November events at The British Academy

The ‘Big Data’ Debate

Monday 5 November 2012, 6 – 7.30pm, followed by a reception

Panel Discussion jointly organised with SAGE Publications Ltd. Part of the 2012 ESRC Festival of Social Science

What opportunities does ‘Big Data’ offer to the social sciences?  What challenges are there, what skills, training and resources are needed? And what are the wider implications for public scrutiny and debate?  In this panel discussion arranged by SAGE and the British Academy, hear funders, researchers, civil servants and media explore these challenging topics.
Please click here for further information.
FREE but registration required.

How did we become unprepared? Emergency and resilience in an uncertain world

Wednesday 7 November 2012, 6 – 7.30pm, followed by a reception
Panel Discussion arranged in association with the Cabot Institute and the Faculty of Social Sciences and Law, University of Bristol. 

We have entered a new geological age – the Anthropocene.  For the first time, human activity is shaping biospheric change and global evolution.  For good or ill, we have become the architects of our own planetary future.  

In this debate, Professor Mark Duffield will explore the implications of the dominance of radical interconnectivity and uncertainty as a way of explaining global events, including the shift from modernist attempts to protect from contingency to resilience-thinking with its call to embrace risk as opportunity. His fellow panellists from the University of Bristol’s Cabot Institute will discuss this social-ecological understanding of society, the built environment and resilience-thinking.
Please click here for further information.
FREE but registration required.

Modern History Week: The Making and Breaking of States

In association with BBC History Magazine

The End of Empire in India Revisited
Raleigh Lecture on History, Professor Judith M Brown

Tuesday 27 November 2012, 6 – 7.15pm followed by a reception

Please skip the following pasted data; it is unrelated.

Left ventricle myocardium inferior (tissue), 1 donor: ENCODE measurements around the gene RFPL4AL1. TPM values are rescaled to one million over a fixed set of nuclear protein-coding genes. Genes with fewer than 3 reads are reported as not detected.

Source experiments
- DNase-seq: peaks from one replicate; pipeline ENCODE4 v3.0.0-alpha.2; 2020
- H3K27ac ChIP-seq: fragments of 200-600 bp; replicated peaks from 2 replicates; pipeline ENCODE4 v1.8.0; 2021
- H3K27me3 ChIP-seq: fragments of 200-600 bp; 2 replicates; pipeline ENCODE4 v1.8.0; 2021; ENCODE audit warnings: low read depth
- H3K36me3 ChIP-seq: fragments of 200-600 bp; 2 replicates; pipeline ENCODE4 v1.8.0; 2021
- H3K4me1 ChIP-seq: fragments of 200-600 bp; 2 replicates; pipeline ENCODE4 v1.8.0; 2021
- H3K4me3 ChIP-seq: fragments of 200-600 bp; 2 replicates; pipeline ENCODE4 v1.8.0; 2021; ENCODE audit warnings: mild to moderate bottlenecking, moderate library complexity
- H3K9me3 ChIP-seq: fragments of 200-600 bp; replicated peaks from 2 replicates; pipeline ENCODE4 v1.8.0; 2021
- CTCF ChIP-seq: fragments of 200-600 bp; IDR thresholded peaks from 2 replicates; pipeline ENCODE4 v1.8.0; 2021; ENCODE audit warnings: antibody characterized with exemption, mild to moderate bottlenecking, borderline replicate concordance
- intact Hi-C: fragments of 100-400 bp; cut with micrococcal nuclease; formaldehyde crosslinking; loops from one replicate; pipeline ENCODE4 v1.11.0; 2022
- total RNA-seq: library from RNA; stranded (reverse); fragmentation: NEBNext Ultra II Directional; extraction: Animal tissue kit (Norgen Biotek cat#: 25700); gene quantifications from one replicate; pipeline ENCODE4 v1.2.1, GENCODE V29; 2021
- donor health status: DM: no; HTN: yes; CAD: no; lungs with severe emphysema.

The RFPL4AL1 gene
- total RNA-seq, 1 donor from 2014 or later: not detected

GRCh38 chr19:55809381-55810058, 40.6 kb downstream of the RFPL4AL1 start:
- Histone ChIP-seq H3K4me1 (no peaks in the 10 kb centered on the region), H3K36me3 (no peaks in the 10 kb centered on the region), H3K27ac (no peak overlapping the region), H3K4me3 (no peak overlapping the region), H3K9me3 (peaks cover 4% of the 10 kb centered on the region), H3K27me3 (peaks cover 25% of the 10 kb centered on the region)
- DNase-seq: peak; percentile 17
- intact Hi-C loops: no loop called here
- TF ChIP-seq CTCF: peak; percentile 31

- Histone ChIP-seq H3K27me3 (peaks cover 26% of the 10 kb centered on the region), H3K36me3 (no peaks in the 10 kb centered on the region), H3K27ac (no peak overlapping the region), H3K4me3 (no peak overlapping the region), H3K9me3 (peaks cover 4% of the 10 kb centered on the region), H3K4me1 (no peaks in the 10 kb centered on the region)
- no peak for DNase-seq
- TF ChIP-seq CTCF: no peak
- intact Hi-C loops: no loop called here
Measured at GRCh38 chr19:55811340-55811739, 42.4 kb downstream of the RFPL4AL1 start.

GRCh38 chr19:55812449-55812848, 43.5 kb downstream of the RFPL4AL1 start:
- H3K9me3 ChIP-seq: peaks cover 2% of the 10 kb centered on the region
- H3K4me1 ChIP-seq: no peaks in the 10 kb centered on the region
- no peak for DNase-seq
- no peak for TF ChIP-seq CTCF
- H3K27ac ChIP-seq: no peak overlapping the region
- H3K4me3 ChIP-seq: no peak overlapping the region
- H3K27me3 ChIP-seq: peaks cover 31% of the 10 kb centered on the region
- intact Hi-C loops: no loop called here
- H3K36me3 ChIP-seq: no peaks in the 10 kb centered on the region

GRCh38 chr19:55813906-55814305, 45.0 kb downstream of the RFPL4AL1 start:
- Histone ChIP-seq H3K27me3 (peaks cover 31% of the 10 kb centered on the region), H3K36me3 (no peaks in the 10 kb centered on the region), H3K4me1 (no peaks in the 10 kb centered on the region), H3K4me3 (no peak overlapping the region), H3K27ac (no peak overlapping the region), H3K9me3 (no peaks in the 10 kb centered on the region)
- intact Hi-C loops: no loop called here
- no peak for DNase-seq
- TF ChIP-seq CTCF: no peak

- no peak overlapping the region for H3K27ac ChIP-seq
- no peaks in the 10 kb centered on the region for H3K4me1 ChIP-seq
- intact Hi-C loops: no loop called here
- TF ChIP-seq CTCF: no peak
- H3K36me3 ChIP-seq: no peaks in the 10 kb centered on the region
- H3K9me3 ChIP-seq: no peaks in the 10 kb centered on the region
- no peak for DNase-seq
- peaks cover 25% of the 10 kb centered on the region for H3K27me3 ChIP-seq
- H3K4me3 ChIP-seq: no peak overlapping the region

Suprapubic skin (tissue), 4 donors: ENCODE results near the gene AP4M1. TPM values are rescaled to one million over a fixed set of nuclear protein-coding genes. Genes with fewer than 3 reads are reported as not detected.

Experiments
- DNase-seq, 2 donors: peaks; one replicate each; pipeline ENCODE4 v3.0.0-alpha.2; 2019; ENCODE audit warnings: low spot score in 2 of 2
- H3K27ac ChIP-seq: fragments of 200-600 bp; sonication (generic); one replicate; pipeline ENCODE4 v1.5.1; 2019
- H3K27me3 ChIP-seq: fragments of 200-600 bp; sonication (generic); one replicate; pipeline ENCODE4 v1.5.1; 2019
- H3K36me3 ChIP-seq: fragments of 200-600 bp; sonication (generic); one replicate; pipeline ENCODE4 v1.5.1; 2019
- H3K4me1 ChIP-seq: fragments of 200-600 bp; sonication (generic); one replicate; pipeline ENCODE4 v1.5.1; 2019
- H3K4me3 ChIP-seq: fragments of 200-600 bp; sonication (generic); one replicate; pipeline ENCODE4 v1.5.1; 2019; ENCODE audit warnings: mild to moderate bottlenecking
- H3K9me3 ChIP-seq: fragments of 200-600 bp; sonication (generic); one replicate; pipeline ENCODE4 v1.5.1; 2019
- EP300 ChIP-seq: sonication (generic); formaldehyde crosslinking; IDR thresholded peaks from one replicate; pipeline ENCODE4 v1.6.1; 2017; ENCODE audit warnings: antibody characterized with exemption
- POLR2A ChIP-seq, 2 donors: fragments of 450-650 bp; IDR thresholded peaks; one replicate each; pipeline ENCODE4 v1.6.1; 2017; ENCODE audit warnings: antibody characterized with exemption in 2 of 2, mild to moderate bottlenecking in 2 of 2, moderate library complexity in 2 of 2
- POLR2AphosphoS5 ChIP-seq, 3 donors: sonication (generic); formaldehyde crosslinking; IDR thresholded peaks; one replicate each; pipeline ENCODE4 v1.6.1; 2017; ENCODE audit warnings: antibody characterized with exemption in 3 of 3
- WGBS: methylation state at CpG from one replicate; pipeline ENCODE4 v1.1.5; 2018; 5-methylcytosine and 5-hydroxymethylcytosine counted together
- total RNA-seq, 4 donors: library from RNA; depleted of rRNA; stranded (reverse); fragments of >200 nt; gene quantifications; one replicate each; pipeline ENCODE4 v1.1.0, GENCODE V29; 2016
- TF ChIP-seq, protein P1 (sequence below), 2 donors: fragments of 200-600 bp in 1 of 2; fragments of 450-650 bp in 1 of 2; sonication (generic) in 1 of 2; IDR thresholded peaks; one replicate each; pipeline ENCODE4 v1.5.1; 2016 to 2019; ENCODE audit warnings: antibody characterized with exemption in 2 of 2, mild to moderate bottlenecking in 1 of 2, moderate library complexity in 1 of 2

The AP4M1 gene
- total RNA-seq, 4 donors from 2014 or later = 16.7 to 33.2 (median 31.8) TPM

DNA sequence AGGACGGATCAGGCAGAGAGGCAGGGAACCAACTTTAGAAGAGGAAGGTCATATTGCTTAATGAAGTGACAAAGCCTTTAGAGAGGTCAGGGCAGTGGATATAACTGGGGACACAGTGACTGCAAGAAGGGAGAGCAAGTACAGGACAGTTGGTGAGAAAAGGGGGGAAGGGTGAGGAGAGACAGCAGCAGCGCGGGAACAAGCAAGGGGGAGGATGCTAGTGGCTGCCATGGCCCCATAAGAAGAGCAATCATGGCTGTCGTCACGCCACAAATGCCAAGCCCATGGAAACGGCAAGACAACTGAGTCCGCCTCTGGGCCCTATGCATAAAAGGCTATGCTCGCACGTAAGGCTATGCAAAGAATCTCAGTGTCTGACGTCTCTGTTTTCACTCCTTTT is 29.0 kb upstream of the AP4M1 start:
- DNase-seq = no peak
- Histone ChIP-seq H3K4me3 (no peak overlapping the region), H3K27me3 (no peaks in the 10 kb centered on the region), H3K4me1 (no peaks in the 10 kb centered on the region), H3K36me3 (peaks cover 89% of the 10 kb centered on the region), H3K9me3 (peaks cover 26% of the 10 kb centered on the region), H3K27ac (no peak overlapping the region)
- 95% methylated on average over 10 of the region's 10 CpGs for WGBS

Recent events in the Arab world have sharpened and widened public interest in the way states can be broken and made – often very publicly and dramatically given the role of the modern media. Since the end of the Second World War the world has seen three great waves of state-breaking and state-making: the end of European empires; the collapse of the Soviet Union; and the contemporary “Arab spring”. By revisiting perhaps the greatest “imperial ending”, the end of British imperial rule in India in 1947, we can investigate issues which may prove helpful in probing the dynamics of other phases of turbulence in the structures and nature of states

This lecture is being repeated at the University of Leeds on Wednesday, 5 December at 5.30pm. For more information please see our website nearer the time.


Ronald Reagan and the Re-Constitution of American Hegemony
Sarah Tryphena Phillips Lecture on American History, Professor Arne Westad

Wednesday 28 November 2012, 6 – 7.15pm followed by a reception

During the 1960s and 1970s US global hegemony seemed to be in decline. The reduction in relative US economic advantage, political and cultural conflict within the United States, and the wars in Indochina created the impression of a sickly Superpower, which no longer knew how to impose its will on others. With no other hegemon on the horizon, intellectuals began revising their concepts of what power consisted of. Both in the United States and elsewhere political leaders wondered if the future would belong not to the United States, but either to economic powers, such as Europe and Japan, or the non-capitalist challenger, the Soviet Union.

The Greek War of Independence in a Global Era
Elie Kedourie Memorial Lecture, Professor Mark Mazower

Thursday 29 November 2012, 6 – 7.15pm followed by a reception

The War of Greek Independence was a turning-point in modern history as it marked the emergence of the first nation-state in Europe and was of course hailed by the champions of liberty and by philhellenes all over the world. This lecture asks how this event was interpreted by three other sets of contemporaries.

First, new research casts a fresh light on the Ottoman response to the Greek rebellion, a response characterised both by violence – as in the massacres on Chios – and by a perhaps surprising equanimity. Second, how was it interpreted by the members of the Concert of Europe and what implications did it seem to carry for this new effort at managing international relations. And thirdly, how was it interpreted more widely, by commentators and statesmen, at a time when affairs in Europe reverberated in Asia and the Americas and helped to produce a new consciousness of the global character of international politics.

All three events are FREE. Seats allocated on a first come, first served basis.
Please click here for further information.

Additional events are often added to the programme. To find out more visit: www.britac.ac.uk/events

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